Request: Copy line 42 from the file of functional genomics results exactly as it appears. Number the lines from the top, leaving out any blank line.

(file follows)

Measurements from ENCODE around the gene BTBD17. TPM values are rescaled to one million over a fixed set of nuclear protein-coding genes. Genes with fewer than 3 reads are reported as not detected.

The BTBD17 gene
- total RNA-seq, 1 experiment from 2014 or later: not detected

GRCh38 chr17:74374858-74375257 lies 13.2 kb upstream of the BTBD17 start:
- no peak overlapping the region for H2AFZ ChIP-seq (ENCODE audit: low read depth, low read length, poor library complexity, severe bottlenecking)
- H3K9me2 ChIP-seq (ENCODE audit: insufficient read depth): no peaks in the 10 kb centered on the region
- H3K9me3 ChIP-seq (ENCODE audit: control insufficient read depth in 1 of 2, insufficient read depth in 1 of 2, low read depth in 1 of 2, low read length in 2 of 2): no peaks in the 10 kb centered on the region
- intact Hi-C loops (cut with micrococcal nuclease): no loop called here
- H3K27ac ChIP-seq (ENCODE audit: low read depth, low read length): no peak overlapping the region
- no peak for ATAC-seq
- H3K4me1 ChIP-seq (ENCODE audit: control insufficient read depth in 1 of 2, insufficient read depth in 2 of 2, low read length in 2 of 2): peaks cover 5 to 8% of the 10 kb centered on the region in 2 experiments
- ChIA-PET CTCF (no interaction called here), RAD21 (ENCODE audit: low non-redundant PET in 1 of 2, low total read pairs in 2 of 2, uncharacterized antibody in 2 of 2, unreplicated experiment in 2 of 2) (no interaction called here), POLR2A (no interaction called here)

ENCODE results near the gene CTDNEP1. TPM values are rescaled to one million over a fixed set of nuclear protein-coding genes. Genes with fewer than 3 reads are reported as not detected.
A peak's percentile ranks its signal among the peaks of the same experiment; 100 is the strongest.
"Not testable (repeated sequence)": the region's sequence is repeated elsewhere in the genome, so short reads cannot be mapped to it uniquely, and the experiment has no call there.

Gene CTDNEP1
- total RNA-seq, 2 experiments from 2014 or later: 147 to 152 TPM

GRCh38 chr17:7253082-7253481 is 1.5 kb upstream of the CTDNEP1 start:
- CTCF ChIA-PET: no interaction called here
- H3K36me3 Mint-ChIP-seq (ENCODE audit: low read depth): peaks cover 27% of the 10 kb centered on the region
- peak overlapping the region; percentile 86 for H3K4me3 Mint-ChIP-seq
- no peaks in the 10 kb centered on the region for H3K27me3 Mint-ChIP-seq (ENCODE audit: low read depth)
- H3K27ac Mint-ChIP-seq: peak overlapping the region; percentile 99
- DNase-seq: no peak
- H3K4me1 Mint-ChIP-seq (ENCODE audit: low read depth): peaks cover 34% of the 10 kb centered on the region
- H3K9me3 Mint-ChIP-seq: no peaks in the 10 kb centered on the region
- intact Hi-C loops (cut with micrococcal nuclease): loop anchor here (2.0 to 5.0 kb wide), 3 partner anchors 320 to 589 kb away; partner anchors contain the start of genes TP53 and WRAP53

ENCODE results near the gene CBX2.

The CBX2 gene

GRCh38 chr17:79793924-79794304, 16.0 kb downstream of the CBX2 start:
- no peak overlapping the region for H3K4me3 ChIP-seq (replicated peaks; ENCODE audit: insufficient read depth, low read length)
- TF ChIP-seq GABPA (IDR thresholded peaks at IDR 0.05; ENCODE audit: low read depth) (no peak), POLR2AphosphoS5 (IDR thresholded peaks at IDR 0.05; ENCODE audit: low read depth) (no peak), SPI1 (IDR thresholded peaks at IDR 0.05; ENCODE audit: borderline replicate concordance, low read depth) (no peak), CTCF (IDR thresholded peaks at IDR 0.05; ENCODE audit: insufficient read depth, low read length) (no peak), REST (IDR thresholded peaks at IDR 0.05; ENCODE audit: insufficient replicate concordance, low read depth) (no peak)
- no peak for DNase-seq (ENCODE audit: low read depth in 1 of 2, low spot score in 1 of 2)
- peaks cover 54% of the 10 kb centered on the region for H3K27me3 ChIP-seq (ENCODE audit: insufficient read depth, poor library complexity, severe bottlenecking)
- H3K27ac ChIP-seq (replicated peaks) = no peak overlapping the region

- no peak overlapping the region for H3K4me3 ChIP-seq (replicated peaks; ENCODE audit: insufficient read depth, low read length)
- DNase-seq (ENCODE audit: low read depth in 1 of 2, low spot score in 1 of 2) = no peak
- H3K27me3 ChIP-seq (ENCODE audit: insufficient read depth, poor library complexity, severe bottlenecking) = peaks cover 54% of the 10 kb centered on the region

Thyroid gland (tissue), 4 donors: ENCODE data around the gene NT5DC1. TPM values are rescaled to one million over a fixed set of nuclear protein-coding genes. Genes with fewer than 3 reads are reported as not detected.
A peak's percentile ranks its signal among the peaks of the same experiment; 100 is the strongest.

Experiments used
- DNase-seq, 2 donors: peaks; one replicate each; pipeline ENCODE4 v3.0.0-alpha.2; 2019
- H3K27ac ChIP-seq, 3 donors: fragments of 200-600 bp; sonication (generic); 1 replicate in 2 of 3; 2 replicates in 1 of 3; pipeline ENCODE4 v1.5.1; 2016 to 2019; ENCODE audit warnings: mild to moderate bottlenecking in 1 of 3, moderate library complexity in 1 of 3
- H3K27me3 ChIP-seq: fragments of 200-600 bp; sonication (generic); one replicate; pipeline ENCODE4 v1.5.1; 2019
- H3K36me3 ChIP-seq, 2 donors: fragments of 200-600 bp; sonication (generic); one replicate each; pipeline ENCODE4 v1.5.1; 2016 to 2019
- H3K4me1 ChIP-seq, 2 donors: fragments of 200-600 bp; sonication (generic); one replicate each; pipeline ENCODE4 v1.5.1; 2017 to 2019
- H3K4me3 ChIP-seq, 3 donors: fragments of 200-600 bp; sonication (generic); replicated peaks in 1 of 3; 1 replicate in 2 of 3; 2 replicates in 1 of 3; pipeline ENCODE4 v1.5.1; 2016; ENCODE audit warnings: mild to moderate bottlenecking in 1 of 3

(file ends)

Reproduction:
- DNase-seq, 2 donors: peaks; one replicate each; pipeline ENCODE4 v3.0.0-alpha.2; 2019